Some people may start to panic and worry when they receive notification that they are going to be audited. But, it does not always have to be this way.
With our guide, we can break it down for you, help you understand what the audit is for, and what happens if you do not have your receipts readily available.
An audit can be incredibly daunting. This is why it is vital that you prepare, keep your receipts and have all the correct information and documentation available, in case you are called up for an audit.
However, accidents do happen, and sometimes, you can leave your important documents in a safe place, and forget where that safe place actually was.
It happens. Luckily, there are other ways that an audit can be completed, and you do not have to worry.
The term audit is usually used to refer to a financial statements audit.
This audit examines and takes a deeper look at the financial statements and records of an individual or an organization to ensure that the transactions and claims are correct and accurate.
There are three types of audits, internal audits, external audits and IRS, or Internal Revenue Audits. External audits will usually be done by certified Public Accounting firms, where a review of a company’s financial statements and internal controls will be done.
On the other hand, an internal audit may serve as a means of making improvements to the protocols and internal controls of a company.
Most audits such as an IRS audit will review and examine an individual’s or an organization’s accounts to see whether financial and legal information is reported and recorded correctly according to tax laws.
It is also to ensure that large companies are not evading taxes, and so a lot of proof, documentation and receipts are required for the auditing process.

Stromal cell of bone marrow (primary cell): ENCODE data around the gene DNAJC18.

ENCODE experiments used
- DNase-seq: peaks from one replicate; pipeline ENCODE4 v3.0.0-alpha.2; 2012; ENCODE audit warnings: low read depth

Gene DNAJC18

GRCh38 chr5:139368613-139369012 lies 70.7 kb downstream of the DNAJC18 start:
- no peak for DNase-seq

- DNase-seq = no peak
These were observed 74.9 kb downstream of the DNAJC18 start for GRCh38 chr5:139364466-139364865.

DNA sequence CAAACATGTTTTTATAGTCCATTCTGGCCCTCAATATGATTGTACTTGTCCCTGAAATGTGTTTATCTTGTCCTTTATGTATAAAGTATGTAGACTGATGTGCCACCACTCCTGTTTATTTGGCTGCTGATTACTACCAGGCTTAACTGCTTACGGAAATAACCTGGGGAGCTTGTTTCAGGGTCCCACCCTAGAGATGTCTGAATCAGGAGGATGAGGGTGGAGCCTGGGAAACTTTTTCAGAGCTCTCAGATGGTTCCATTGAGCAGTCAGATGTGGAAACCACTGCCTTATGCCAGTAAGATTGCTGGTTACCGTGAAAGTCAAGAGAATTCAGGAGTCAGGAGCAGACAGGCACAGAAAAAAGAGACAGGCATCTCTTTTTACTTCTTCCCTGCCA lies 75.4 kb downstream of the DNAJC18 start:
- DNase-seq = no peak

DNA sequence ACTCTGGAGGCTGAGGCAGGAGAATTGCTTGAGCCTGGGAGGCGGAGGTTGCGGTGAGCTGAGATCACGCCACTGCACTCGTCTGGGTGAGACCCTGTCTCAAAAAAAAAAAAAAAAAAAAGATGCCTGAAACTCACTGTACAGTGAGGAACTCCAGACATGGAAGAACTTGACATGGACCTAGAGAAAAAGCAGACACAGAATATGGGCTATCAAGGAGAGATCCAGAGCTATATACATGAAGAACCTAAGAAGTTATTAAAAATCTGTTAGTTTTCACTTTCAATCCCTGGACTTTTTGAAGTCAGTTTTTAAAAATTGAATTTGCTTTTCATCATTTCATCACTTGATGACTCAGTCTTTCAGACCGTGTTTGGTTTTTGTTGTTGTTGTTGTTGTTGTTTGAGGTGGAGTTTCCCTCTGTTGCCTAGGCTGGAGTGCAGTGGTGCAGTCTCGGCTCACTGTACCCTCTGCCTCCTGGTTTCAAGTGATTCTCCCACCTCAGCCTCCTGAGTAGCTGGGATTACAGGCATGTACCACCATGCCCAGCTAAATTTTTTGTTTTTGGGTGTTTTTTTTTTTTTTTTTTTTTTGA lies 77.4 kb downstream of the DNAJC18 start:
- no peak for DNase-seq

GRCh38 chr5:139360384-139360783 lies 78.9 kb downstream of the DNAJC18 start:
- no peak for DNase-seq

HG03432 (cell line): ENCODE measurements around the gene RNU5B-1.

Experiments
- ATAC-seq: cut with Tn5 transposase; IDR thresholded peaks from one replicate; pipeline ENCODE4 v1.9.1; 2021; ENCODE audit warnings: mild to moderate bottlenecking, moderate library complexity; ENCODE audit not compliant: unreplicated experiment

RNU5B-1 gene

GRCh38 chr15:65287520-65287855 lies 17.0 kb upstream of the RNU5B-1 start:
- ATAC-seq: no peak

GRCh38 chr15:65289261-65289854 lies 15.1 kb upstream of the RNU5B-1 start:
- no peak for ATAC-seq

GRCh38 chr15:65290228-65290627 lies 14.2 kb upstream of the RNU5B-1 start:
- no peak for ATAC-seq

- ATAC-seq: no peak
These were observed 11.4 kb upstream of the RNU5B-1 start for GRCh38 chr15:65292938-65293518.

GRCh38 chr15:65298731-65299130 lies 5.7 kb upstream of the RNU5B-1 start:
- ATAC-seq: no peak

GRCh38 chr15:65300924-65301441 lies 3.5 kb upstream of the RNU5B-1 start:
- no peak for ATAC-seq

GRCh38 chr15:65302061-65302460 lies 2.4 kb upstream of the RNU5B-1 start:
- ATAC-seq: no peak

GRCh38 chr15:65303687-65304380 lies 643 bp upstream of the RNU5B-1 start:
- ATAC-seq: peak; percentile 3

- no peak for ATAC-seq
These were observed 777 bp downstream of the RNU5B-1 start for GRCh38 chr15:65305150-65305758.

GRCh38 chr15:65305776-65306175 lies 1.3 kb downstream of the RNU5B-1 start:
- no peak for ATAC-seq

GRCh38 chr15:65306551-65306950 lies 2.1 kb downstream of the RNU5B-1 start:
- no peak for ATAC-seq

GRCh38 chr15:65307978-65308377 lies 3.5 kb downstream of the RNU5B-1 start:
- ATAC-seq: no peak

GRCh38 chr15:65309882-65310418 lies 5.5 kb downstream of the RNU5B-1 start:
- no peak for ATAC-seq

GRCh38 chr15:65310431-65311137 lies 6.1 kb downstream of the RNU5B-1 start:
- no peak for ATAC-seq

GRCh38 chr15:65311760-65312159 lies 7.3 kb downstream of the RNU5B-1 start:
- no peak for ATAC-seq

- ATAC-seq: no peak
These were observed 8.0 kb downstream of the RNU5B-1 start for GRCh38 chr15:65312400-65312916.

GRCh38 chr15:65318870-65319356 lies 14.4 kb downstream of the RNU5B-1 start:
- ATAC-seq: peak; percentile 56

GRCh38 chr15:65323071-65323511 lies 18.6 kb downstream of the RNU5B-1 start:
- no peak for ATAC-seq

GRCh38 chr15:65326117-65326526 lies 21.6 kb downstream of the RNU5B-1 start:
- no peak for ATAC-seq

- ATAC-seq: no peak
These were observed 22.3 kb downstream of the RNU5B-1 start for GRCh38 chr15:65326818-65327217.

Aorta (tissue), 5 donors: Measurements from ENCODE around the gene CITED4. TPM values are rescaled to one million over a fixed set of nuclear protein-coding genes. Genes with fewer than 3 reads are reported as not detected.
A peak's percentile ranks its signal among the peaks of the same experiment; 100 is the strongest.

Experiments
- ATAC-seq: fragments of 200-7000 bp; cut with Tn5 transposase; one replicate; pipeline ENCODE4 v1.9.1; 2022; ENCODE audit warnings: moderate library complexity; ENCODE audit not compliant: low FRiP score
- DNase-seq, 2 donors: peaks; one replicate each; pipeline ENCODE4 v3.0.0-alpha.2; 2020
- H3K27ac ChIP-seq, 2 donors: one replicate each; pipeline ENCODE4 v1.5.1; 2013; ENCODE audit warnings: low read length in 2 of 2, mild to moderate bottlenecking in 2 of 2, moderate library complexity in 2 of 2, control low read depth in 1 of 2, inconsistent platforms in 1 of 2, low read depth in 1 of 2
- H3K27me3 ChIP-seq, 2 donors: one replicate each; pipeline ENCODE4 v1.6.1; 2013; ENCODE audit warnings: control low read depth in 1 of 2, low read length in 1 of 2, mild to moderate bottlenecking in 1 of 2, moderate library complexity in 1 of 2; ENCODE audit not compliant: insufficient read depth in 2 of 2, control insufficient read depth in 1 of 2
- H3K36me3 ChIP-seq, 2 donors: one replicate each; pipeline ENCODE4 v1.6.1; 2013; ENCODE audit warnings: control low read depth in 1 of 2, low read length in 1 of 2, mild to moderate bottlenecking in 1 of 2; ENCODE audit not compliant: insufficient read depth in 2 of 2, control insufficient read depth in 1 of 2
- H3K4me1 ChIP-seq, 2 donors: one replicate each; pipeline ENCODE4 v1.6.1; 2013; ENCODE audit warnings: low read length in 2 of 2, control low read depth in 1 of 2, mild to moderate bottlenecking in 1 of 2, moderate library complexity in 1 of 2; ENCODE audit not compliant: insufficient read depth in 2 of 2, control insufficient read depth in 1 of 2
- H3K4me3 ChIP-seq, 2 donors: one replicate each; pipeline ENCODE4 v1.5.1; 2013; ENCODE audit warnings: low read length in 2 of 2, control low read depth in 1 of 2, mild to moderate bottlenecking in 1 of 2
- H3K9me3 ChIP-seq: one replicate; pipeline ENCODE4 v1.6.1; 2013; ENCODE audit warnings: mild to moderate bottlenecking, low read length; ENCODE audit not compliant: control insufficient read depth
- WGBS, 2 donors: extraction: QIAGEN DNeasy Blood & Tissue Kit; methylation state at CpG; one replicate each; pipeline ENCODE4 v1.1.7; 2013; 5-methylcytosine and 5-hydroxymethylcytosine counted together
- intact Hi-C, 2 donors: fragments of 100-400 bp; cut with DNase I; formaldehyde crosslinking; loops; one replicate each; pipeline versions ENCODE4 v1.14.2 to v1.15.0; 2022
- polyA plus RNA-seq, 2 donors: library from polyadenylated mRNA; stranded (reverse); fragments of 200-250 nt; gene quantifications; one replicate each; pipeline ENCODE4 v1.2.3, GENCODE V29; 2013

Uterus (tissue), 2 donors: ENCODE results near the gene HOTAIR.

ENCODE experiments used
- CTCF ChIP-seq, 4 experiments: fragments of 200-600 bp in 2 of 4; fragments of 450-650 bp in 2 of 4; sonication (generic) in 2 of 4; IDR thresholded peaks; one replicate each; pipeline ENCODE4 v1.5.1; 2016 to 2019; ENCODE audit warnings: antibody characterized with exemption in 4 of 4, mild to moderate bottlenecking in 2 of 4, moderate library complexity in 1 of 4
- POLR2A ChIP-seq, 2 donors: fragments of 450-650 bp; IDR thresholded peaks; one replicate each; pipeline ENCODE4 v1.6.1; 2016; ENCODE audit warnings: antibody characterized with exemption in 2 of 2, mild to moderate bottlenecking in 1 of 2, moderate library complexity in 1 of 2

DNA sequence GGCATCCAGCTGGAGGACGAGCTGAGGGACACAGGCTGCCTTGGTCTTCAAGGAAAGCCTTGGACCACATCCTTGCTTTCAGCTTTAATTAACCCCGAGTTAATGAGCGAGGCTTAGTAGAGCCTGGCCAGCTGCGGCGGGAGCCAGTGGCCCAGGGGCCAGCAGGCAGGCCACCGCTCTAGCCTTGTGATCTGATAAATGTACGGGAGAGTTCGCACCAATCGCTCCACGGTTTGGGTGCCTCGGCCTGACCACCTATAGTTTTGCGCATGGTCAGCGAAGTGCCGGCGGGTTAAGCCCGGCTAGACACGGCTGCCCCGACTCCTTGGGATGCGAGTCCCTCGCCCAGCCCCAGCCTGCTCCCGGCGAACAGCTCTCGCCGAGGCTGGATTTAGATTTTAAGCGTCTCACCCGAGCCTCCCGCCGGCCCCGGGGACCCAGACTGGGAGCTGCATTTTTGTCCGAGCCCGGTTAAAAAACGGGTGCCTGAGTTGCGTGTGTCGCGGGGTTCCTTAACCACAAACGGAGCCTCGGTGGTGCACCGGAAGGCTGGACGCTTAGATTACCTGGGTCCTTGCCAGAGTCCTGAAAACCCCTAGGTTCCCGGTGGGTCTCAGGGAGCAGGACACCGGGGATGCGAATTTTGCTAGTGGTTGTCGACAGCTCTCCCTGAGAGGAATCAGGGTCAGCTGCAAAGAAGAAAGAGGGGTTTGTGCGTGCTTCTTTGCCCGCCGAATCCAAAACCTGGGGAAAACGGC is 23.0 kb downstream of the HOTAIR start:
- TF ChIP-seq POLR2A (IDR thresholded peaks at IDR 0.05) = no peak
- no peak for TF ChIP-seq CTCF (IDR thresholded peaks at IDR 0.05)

If you are having an IRS audit, and you are worried that you do not have receipts, you do not need to panic too much.
All you need to do is find a way to prove your finances, and your income, and you will not incur any penalties or punishments.
An audit will often be organized because the IRS has looked at your tax returns, and deduced that something is incorrect, or not right. This is a rather serious matter, and so you will need to rectify this with proof and the proper documentation.
One of the main reasons that you get audited is if the IRS believes that you are earning more than you are stipulating, in order to dodge paying more taxes, so you will have to prove your income.
Just because you do not have the receipts does not mean that you will be automatically punished. There are other ways that you can prove your income and transactions.
For instance, you can use credit or debit card statements, mileage records, emails, canceled checks, along with photographs of events, items or other evidence.
You can also use a calendar or journal logs of meetings, travelling, day to day activities and tasks to prove your financial status.
You can also use the Cohan rule for business expenses that you cannot find proof of. This is so you can deduct some business expenses that do not have receipts, and the IRS will need to accept your estimates in these cases.
However, you will still be asked to provide other evidence and documentation to support your claims as shown above.
In future, just remember to log, record and save receipts for your financial transactions, statements and records in case this situation arises again.
It is easier to just have the evidence in case you need it, than worry about what you will do if you do get audited.
No, you cannot go to jail for an IRS audit. To go to jail, you would need to be convicted of tax evasion entirely, and the evidence would have to be beyond reasonable doubt.
In order to go to jail for an IRS audit, the IRS would have to find tax evasion in your records, and present their claims to the Justice Department.
The Justice Department would then have to pursue the claim if they feel that you broke the tax law or other codes beyond a reasonable doubt.
Then, you would need to be convicted, and the court must agree whether you are punished with jail time, probation or fines. For the most part, if there is an issue with your taxes, there will normally be a fine.
It depends on how negligent your reporting was, or if you were found to be deliberately altering information in order to get out of paying the correct taxes.